Elliot’s Storm Petrel is a species of seabird in the family of storm petrels called Hydrobatidae. It may also be known as the White-vented Storm-petrel. The only two subspecies are; O. g. gracilis which is found in the Humboltd Current off of Peru and Chile, and O. g. galapagoensis which is found in the waters near Galapagos Islands. Its coloring is sooty-black with a white rump. Its legs are long and extend beyond the body when in flight. The tail is square ended and black except for a...

Atlantic Yellow-nosed Albatross, Thalassarche chlororhynchos
2012-12-27 15:26:00

The Atlantic Yellow-nosed Albatross is a member of the albatross family. It is a large sea bird sometimes called a “mollymawk”. It was once thought to be conspecific with the Indian Yellow-nosed Albatross and known as the Yellow-nosed Albatross. Some of the authorities still believe that species are the same, such as Jeff Clements and the SACC, which sees that a proposal is needed. A mollymawk is a type of albatross that belong to the Diomedeidae family and come from the...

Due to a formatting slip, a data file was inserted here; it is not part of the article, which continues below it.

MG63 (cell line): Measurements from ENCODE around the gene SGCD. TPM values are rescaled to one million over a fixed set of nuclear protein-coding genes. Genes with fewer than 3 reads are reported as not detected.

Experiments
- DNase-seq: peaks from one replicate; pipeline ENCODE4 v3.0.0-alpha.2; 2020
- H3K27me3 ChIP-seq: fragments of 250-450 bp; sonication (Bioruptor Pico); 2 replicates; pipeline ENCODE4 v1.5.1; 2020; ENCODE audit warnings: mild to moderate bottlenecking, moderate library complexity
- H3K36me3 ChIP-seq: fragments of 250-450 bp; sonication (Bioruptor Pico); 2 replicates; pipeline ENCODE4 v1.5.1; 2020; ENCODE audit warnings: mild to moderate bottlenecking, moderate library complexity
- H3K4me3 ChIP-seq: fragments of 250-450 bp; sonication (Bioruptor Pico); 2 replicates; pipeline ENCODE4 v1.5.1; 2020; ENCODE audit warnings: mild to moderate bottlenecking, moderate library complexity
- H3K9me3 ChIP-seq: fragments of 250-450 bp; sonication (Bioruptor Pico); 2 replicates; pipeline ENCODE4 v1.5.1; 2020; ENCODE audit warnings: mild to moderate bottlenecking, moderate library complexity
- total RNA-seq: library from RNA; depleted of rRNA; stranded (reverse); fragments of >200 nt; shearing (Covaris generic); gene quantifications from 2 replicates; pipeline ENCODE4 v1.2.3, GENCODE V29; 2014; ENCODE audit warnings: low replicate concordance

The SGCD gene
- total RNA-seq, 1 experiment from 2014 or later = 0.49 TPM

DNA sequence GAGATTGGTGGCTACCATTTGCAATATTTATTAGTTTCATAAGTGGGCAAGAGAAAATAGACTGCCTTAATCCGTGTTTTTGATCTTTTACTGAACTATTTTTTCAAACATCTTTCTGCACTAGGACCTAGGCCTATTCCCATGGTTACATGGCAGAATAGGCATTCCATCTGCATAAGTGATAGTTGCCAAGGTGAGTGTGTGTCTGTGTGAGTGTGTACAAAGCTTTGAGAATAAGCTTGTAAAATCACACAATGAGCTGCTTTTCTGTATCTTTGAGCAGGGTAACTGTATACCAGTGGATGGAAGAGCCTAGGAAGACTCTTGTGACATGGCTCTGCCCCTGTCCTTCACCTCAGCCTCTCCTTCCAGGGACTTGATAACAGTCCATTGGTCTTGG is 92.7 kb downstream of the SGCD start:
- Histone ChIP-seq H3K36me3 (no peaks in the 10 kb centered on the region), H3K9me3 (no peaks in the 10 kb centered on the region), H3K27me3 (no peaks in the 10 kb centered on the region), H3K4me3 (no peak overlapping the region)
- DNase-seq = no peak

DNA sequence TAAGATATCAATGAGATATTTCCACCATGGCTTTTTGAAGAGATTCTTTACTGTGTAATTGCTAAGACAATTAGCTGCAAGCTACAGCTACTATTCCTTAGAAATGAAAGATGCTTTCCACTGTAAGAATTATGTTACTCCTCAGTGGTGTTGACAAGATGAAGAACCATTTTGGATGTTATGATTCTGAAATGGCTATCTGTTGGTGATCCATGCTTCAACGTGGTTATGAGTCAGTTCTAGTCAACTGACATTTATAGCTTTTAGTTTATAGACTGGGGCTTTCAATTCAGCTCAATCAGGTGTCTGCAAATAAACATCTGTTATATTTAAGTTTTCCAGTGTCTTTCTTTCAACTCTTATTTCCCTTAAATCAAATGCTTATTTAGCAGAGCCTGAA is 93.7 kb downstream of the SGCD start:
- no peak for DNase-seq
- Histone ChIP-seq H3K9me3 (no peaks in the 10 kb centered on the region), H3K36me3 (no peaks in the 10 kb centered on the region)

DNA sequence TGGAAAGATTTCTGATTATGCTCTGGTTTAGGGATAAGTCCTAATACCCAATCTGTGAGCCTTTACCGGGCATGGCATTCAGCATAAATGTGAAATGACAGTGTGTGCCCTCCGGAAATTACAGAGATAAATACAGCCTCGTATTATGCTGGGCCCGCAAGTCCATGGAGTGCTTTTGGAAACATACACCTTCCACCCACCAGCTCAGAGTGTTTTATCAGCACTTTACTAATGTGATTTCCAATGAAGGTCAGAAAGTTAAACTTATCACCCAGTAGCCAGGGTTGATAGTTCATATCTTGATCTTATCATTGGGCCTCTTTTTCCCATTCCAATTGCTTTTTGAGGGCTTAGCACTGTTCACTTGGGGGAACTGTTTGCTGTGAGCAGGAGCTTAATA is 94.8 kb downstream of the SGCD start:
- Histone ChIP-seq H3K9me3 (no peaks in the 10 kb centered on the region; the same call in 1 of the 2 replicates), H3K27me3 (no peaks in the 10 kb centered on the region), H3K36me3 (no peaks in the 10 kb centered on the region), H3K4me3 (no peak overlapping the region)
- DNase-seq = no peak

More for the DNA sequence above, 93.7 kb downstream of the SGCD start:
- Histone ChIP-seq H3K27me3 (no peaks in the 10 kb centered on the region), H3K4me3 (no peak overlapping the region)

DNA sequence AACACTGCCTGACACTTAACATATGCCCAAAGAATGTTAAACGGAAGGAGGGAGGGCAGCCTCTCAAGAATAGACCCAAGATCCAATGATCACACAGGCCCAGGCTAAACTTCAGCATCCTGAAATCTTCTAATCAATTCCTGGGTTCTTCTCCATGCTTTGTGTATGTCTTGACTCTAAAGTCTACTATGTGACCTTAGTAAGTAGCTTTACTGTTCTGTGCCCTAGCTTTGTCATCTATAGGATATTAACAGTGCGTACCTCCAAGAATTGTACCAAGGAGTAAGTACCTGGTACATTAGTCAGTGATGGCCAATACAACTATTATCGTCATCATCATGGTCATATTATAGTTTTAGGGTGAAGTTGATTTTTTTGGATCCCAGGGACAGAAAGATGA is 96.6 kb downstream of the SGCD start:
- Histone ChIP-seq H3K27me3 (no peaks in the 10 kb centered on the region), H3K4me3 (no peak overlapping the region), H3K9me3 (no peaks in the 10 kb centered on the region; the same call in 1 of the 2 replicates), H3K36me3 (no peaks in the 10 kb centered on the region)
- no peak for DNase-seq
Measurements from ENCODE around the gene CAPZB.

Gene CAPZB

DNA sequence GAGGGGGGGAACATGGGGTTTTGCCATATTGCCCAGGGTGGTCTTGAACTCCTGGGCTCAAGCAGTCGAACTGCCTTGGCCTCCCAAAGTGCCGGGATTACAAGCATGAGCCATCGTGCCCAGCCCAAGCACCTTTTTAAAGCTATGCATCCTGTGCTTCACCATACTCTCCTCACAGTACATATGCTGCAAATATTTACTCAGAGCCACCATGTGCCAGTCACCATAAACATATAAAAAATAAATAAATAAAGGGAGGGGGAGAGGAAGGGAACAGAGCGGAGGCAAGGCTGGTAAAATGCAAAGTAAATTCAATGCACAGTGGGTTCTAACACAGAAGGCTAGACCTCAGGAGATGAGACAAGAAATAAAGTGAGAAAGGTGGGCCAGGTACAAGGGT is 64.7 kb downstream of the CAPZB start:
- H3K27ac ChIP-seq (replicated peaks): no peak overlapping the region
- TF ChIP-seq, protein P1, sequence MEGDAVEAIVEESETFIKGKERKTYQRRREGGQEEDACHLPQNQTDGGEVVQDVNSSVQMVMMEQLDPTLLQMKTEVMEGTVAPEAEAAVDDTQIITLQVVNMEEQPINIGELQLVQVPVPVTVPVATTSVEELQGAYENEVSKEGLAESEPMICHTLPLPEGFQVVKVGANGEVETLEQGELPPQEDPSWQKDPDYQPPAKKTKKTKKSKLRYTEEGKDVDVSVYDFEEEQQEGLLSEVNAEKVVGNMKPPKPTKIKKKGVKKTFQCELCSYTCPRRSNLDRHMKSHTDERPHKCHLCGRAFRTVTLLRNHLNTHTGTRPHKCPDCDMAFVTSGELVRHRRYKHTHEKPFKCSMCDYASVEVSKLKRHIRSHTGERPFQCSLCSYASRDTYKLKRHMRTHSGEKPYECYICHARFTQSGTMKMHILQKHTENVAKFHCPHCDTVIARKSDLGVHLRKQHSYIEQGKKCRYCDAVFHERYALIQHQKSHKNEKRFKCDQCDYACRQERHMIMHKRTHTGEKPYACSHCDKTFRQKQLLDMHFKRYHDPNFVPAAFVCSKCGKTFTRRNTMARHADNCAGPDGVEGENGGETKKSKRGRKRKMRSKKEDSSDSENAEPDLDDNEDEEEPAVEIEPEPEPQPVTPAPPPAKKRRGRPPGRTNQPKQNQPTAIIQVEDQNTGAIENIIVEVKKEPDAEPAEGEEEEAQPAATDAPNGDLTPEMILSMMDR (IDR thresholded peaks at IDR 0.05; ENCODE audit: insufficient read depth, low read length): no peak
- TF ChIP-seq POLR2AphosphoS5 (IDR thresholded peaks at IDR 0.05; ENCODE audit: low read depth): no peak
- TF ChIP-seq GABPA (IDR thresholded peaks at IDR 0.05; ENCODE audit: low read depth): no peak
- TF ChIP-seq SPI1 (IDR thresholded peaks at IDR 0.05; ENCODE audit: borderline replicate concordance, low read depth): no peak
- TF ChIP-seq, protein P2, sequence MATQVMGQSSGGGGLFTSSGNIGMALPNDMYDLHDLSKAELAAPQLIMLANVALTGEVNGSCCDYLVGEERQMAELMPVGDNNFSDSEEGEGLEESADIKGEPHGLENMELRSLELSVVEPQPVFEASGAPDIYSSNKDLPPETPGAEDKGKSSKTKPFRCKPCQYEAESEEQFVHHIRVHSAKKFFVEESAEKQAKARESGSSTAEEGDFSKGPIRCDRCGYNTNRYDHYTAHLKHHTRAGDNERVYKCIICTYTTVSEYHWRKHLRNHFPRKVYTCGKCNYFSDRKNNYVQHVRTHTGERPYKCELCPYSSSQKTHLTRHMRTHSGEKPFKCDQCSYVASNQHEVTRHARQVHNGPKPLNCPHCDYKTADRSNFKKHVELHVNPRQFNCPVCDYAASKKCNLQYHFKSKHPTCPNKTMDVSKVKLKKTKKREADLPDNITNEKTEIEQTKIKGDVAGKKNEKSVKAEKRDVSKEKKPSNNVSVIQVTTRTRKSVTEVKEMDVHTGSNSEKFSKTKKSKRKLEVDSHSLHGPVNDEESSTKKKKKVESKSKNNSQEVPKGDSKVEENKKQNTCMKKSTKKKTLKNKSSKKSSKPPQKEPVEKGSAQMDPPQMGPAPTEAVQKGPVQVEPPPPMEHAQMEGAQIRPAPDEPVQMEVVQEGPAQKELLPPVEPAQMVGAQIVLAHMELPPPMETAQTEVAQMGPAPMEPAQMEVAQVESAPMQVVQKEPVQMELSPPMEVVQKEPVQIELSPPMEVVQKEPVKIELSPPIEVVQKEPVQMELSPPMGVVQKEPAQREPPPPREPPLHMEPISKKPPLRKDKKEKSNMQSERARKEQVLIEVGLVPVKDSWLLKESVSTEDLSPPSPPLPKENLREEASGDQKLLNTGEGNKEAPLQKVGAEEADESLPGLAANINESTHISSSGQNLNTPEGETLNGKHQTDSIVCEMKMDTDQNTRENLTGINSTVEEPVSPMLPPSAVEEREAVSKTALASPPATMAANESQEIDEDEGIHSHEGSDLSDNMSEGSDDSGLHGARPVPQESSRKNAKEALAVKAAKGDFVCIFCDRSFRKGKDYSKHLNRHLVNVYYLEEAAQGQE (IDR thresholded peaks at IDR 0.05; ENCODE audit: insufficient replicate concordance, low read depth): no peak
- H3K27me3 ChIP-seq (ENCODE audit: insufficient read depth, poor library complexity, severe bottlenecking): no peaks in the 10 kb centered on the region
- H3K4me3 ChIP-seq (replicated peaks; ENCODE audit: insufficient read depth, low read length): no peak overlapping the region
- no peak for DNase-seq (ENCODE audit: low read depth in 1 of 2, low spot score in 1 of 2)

Swinhoe's Storm Petrel, Oceanodroma monorhis
2012-12-10 12:17:48

Swinhoe’s Storm Petrel may also be known as Swinhoe’s Petrel. It is a small, all-brown seabird of the storm petrel family of Hydrobatidae. The breeding habitat is islands in the northwest Pacific off China, Japan, and Korea. When they nest, it’s usually in colonies close to the sea in rock crevices and lays a single white egg. They spend the rest of the year at sea, ranging into the Indian Ocean and Arabian Sea. Being a small bird, they are only 18 to 21 centimeters in length, and...

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Word of the Day
snash
  • To talk saucily.
  • Insolent, opprobrious language; impertinent abuse.
This word is Scots in origin and probably imitative.